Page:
The issues which impacted the War of the Currents are the same ones which determine the viability of solar roads. We could certainly cover the highways of sunny places in the U.S. such as New Mexico and Arizona in solar panels and generate quite a bit of DC electricity. However, given that highways are generally far away from homes and businesses, trying to transmit power from the roads to where it is needed would waste nearly all of it. One could consider using streets in cities and towns, but as you can see from my example from my farm, even the short distance from the street to your house would result in a noteworthy loss of power.

A far better place to install solar panels is where we generally already do install them: on roofs, which is as close as possible to lights, TVs, and appliances. Furthermore, rooftop solar panels are getting so efficient now that they are beginning to compete with your local electric company on a cost per kilowatt hour basis.

Sadly, I think the brief flurry of interest in solar roads actually hurt the alternative energy movement. Getting everyone’s hopes up on an unrealistic project and then letting them down creates negative feelings. In the end, as is often the case, the best approach is not always the sexy one. Rooftop solar panels are a key feature in helping us to become less dependent on fossil fuels, and we should just keep making steady progress in installing them.

Have a comment or question? Use the interface below or send me an email to commonscience@chapelboro.com. Think that this column includes important points that others should consider? Send out a link on Facebook or Twitter. Want more Common Science? Follow me on Twitter at @Commonscience.


Quick Hits Around Washington

Washington, DC

– Former Secretary of State, Hillary Clinton, didn’t take long to cause a commotion once out of office. Her office released hillaryclintonoffice.com causing rumors predicting a 2016 run to gain further traction. The new site, launched January 30th, is undergoing further development, though it is worth noting that hillaryclinton.com now forwards to this new URL.

– New Jersey Governor Chris Christie has been making the media rounds this week, appearing on David Letterman’s The Tonight Show on Monday night, drawing praise from the notoriously liberal, Letterman, for his wonderful work in the wake of Hurricane Sandy. Christie, who has been critical of his own party’s leadership, has recently become a very vocal voice for bi-partisanship and is now an overwhelming favorite to be re-elected to the same office in 2013. When asked if he would run for President in 2016, Christie said that when he last polled his family, it was 6 votes to none for NOT running. He plans to re-evaluate their stance moving forward.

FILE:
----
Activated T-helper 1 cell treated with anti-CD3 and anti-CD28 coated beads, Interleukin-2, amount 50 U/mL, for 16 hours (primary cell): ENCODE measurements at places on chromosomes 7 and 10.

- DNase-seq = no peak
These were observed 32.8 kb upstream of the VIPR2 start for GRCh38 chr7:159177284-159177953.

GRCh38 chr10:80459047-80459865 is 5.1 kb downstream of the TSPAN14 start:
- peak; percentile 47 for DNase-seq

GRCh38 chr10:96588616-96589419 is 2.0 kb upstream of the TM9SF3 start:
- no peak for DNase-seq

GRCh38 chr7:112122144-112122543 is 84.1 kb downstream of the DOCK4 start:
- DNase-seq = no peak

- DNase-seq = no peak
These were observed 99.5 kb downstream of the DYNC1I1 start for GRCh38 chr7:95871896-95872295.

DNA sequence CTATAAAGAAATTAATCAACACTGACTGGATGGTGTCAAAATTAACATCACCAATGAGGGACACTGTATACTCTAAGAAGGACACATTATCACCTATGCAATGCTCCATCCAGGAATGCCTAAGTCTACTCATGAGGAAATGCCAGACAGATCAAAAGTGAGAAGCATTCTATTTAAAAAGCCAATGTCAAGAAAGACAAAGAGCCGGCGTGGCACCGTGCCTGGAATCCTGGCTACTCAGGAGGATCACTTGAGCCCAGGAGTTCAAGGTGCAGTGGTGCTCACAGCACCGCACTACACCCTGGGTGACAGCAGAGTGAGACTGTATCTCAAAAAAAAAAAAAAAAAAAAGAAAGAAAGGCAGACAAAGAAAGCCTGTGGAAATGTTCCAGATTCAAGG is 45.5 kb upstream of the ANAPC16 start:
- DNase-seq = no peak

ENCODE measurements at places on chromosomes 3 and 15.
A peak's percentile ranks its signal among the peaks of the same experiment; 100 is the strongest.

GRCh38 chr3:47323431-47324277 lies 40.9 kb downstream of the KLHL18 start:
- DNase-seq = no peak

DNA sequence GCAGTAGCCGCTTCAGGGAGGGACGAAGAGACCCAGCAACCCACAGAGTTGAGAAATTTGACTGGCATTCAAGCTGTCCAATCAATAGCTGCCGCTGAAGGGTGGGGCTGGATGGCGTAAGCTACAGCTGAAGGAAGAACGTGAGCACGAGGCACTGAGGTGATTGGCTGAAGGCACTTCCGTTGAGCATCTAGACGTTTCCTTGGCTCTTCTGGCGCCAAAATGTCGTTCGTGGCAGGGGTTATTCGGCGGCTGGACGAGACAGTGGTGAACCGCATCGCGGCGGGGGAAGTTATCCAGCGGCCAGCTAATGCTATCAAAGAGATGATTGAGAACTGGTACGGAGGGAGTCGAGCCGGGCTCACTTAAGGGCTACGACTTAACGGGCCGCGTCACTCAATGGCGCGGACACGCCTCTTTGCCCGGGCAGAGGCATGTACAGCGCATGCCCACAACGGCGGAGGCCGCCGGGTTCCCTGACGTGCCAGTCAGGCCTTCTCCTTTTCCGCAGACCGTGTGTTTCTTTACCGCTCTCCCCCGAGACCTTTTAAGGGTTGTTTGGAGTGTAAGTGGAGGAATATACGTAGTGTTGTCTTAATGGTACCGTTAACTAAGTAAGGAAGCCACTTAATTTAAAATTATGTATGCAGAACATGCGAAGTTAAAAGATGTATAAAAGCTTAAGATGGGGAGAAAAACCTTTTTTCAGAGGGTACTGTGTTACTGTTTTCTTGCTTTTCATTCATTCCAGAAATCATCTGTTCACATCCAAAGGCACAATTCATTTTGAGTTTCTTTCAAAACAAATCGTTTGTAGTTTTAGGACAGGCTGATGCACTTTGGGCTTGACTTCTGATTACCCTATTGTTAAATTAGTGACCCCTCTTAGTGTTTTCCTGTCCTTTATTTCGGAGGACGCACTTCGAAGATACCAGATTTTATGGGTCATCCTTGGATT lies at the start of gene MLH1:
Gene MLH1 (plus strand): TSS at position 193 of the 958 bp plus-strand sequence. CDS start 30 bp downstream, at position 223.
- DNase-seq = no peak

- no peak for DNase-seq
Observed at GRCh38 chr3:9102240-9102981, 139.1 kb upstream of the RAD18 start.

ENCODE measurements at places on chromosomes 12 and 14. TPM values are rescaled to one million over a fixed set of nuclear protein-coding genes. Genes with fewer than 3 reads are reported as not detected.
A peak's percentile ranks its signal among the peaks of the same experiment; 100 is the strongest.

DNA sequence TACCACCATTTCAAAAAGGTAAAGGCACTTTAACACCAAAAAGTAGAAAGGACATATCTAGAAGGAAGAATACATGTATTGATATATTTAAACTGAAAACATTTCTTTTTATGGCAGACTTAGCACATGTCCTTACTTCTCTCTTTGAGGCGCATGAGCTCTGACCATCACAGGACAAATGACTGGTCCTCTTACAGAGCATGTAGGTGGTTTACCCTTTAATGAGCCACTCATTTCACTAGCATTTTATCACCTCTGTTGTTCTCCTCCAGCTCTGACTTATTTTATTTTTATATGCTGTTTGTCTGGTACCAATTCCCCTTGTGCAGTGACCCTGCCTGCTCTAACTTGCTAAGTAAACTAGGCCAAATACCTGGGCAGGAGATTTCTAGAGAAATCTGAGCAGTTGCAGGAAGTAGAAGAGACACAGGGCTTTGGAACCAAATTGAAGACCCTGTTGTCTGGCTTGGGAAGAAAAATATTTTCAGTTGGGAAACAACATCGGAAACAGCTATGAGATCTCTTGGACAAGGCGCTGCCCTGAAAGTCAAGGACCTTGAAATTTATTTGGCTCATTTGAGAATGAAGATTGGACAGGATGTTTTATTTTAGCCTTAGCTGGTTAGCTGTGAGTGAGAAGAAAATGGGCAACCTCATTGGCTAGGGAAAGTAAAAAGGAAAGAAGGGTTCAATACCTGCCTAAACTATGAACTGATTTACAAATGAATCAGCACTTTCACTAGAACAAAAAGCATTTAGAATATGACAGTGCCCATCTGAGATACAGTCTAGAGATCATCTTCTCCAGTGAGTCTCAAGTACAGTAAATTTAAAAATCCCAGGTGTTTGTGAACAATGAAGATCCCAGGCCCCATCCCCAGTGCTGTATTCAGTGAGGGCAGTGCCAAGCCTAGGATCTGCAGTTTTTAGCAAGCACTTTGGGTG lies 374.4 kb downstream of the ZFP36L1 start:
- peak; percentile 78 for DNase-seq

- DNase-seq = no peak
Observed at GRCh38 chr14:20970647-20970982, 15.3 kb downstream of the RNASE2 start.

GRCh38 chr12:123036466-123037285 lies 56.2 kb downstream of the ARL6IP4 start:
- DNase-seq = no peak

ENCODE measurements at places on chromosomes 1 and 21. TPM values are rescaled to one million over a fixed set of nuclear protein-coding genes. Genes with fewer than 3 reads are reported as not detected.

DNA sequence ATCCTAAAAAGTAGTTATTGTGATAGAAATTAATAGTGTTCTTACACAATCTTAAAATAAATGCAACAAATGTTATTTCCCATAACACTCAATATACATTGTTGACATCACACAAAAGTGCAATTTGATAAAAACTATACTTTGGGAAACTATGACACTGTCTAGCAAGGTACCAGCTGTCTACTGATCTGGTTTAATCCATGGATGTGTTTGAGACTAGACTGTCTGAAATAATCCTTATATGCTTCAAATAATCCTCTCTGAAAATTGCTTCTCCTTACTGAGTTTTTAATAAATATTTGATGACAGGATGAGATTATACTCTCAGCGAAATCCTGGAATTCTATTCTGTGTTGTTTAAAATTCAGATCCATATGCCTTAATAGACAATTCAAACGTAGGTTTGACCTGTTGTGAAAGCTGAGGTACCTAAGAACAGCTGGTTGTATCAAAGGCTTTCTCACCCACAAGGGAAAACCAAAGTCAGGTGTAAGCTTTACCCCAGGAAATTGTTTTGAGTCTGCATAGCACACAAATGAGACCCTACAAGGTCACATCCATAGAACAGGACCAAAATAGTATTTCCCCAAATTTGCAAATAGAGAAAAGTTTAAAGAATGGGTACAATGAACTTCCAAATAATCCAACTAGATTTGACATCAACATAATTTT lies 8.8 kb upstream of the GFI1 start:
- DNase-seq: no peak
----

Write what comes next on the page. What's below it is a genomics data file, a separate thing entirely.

– The Wall Street Journal published an article on Kansas Governor, Sam Brownback, and his “Red-State Model” that he hopes will generate momentum for the party in future years. With the stable of appealing candidates is in short supply, Brownback hopes that his state’s success of slashing the budget (and taxes), weaning people off entitlements and the ensuing strong jobs record will move people to the economic right. Meanwhile, states like North Carolina are likely headed in a similar policy direction, according to Brownback.

– Barack Obama continues his dual-threat ground game this week in Minneapolis (on Monday) as he pushes for greater gun control measures. Obama was in Nevada last week to launch his immigration reform push. Both issues are hot topics in North Carolina. 41.3% of North Carolina households self-reported having a gun in 2012, while 25% of NC’s population growth in the last 20 years can be attributed to Latinos (according to the NC Governor’s office).

Have a question about what’s going on in Washington? Let us know.


Ryan Watts is a Chapel Hill native and recent UNC graduate in Political Science and Business Administration. Now living in Washington DC, he works as a Consultant. You can find him on Twitter @RyanVWatts or at his blog.

image by paul-w via flickr


What to Watch For in Obama's Second Term

Washington, DC

An estimated 900,000 people showed up to the area surrounding the National Mall, Capitol Building and Pennsylvania Avenue to watch President Barack Obama take his public oath of office on Monday.

Per Constitutional rules requiring the new President to be sworn in on January 20th, Obama took his official oath on Sunday in the Oval Office. Several key Congressional players were also invited to partake in the ceremony. Sources have indicated that Mr. Obama took the opportunity to reset the playing field for his new term by “starting fresh.”